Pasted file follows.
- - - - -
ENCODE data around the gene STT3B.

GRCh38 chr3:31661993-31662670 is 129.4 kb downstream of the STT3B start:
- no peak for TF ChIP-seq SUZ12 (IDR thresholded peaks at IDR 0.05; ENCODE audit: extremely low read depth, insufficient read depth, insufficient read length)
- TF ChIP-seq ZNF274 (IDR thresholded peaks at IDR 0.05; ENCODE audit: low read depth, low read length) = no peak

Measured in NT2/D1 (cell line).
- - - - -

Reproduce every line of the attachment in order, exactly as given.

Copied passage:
ENCODE data around the gene STT3B.

GRCh38 chr3:31661993-31662670 is 129.4 kb downstream of the STT3B start:
- no peak for TF ChIP-seq SUZ12 (IDR thresholded peaks at IDR 0.05; ENCODE audit: extremely low read depth, insufficient read depth, insufficient read length)
- TF ChIP-seq ZNF274 (IDR thresholded peaks at IDR 0.05; ENCODE audit: low read depth, low read length) = no peak

Measured in NT2/D1 (cell line).